Traditionally, faculty receive feedback from students only at the end of the semester, when it is already too late to address their comments or concerns. What if you could get a feel for their experience while there is still time to do something about it?

That’s the beauty of the Midterm Survey!

By adding a short survey to your course midway through the semester, you can find out from students what issues there are that you may not be aware of, and address those concerns in time to help them get more out of the class. The students feel they are being heard, and you get the benefit of tweaking your teaching to make the students more successful in your class.

I have been talking to faculty about adding these surveys through UTC Learn, and have been able to share a sample survey with them that was created by Dr. Jennifer Ellis. She teaches Educational Technology and has been using the surveys for about 6 years. She originally pieced one together from questions she found from other schools, and she has also added a 15 minute chat component that she says takes the feedback to a new level. She is primarily connecting this way with her online students, but you could incorporate the Midterm Survey with any modality of teaching.

I spoke to Dr. Ellis about her use of the surveys and the data she gleans from the comments. She has found that any change to a course could be gauged by using the survey: for example, a change to a new textbook or eText, a new version of the learning management system, or even general changes you have made to a previously taught course.

I asked Dr. Ellis if she feels the students are honest in the surveys and take them seriously. She says that she does and she dedicates quite a bit of time to reviewing the data from the surveys and addressing what they have shared. She has the anonymous surveys, but then she also follows up with a Google Hangout or a Zoom with each student. She finds they are more candid in the anonymous portion, but together these two tools help her gauge if what she is doing is impactful, if the rigor is about right, and if they are putting in enough hours – especially in graduate level courses. For example, she expects them to put in 6-9 hours, and if they mention committing less than that to their coursework, she can let them know that may be a contributor to why they are making lower grades than they should!

AFTER the initial survey she holds a short, online, individual chat with each student. After that initial online meeting, they are more likely to reach out to her on chat again in the future when something isn’t clear. She tells them “don’t spend hours trying to figure it out, get help, ask me.” Before it ends, she invites them to engage her online in the future. After the online chat, Dr. Ellis says the 2nd half of the course tends to go more smoothly.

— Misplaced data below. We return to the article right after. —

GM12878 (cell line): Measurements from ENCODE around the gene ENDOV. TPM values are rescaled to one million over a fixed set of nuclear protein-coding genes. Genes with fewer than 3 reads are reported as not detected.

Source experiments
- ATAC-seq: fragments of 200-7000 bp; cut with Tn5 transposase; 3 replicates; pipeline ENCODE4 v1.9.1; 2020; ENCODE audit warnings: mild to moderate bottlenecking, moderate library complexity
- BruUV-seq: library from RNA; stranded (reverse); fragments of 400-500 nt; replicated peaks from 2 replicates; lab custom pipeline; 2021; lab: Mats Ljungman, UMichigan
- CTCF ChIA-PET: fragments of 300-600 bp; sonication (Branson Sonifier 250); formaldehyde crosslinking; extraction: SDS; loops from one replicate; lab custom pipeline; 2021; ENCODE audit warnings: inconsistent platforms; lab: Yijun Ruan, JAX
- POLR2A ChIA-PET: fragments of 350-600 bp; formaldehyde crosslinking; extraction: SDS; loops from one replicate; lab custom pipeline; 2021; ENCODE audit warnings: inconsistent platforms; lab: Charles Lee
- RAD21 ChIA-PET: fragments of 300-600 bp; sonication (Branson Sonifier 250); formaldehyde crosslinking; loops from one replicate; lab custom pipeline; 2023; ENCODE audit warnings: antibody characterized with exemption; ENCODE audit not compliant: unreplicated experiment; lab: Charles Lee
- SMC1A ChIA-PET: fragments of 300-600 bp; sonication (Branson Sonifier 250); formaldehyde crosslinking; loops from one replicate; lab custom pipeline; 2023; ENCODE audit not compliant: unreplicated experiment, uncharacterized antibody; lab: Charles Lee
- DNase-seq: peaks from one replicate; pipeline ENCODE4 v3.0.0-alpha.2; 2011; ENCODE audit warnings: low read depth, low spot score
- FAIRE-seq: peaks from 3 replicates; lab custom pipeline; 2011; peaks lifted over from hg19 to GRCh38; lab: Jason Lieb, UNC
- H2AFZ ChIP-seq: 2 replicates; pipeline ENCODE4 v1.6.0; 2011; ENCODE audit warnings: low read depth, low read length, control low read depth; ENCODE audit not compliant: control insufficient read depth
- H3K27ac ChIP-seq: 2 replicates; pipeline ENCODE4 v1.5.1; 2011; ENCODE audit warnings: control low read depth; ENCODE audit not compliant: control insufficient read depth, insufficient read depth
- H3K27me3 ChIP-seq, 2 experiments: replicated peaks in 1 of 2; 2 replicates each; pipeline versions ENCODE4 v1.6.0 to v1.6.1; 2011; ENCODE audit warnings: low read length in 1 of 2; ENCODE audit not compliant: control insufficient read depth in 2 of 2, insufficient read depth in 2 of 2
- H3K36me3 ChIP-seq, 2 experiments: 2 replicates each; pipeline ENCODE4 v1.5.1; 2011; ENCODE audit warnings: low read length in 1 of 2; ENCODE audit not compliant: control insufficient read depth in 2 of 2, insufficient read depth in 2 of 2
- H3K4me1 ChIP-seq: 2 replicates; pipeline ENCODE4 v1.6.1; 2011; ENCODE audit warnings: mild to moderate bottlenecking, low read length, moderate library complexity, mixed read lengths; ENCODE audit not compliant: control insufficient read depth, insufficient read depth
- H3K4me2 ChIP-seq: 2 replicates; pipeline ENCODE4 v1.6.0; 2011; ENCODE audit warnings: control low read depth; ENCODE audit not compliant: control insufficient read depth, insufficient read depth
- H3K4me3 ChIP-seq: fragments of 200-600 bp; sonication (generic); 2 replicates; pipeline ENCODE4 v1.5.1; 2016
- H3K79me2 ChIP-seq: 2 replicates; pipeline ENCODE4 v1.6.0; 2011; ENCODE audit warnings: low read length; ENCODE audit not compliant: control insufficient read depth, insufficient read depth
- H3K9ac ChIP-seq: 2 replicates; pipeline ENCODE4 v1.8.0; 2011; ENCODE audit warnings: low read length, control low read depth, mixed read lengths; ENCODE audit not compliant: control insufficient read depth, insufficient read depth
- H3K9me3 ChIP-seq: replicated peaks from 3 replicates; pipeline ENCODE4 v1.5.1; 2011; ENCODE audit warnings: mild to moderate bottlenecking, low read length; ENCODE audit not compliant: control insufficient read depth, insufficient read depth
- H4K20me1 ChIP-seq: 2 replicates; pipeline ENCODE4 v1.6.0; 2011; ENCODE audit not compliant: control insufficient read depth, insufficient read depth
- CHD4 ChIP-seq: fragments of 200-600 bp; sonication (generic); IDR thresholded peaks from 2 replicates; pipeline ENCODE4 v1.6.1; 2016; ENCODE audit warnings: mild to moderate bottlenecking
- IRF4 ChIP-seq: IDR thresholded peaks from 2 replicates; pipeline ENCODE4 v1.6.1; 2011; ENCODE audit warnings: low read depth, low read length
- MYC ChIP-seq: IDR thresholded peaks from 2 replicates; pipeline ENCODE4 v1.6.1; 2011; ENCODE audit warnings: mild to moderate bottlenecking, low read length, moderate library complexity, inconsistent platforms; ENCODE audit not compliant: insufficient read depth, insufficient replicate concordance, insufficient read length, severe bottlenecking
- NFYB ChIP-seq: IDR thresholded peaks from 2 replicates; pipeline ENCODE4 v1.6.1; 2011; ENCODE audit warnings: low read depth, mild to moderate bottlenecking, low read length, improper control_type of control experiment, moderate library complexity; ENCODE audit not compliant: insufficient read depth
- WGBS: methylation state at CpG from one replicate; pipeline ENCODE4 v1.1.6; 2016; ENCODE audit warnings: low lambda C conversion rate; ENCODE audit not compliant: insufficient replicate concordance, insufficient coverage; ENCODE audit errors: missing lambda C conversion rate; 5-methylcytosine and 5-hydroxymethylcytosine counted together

We talked about the opportunity for specific changes to the course, and I asked her what is the biggest change she has made that came about due to student feedback? Dr. Ellis said, “On the front end, explain the “why”. Explain the reasons for assignments, and link them back to the course outcomes. Their “voices are heard”, especially when she can see trends on certain assignments, if there is one that gets mentioned over and over. If they say they don’t see how it relates to the course learning outcomes, they may need a bigger picture explanation. She might then go back and create a short video instruction, or give more details in the textual instructions, to help them make that connection.

We spoke about the impact the surveys have on student perceptions of her, her teaching, and the course.

She has created a very transparent process. She publishes the results with comments. They can tell she has reviewed the data and spent the time needed to analyze it. This shows her support of their learning, especially the asynchronous online portion: they are allowed to be ‘seen’ and captured during the learning process.

After reading some of her survey data, I told Dr. Ellis I found this student comment fascinating, “Less discussion boards. I rarely, if ever, have gotten anything out of a discussion board in any online course I’ve taken.”

She gave me a great response! “I love all the contradictory comments I get on my Midterm evaluation. Most of the time it all balances out and I have to make minor adjustments.”

I asked her about that comment, how she addressed it, and she said she addressed this by justifying the why and going back to the course learning outcomes.

Also, she said lots of times the comments will be at both extremes: “this was the best tool, this was the worst tool”. She said you can choose to share that kind of data or not, but if you do share it, address it and give your rationale.

The Midterm Survey evaluations offer a more “timely response” than the end of semester, when there’s no chance for more clarification.  This can also help instructors professionally, as when they are looking at tenure it is another data source to help guide your pedagogical decisions.

Faculty, if you would like to try a Midterm Survey with your classes, contact us today at wctl@utc.edu . We’re happy to meet with you and get your started!

 

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